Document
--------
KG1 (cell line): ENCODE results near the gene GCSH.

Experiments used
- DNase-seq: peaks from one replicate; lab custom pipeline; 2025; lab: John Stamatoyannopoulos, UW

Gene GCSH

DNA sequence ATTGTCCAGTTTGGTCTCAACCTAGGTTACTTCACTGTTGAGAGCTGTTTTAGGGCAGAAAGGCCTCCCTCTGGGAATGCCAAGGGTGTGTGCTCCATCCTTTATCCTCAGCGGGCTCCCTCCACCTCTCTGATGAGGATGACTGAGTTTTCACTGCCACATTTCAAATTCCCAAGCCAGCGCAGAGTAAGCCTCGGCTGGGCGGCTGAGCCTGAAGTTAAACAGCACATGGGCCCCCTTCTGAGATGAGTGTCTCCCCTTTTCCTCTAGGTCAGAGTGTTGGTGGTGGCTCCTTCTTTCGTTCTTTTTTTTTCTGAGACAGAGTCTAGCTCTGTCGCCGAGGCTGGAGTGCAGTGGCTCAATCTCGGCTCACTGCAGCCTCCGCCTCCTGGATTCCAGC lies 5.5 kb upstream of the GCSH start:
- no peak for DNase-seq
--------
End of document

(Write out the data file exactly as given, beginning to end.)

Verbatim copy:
KG1 (cell line): ENCODE results near the gene GCSH.

Experiments used
- DNase-seq: peaks from one replicate; lab custom pipeline; 2025; lab: John Stamatoyannopoulos, UW

Gene GCSH

DNA sequence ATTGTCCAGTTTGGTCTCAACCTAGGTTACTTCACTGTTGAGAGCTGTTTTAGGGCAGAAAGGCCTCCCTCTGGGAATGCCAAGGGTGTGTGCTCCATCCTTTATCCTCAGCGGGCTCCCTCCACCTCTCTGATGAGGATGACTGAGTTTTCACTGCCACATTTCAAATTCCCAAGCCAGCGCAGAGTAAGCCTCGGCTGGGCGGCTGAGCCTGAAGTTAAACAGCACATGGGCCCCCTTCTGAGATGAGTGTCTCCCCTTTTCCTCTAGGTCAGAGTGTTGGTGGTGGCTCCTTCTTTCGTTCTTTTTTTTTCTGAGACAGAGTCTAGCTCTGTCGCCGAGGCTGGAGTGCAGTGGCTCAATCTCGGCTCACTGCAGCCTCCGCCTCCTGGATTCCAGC lies 5.5 kb upstream of the GCSH start:
- no peak for DNase-seq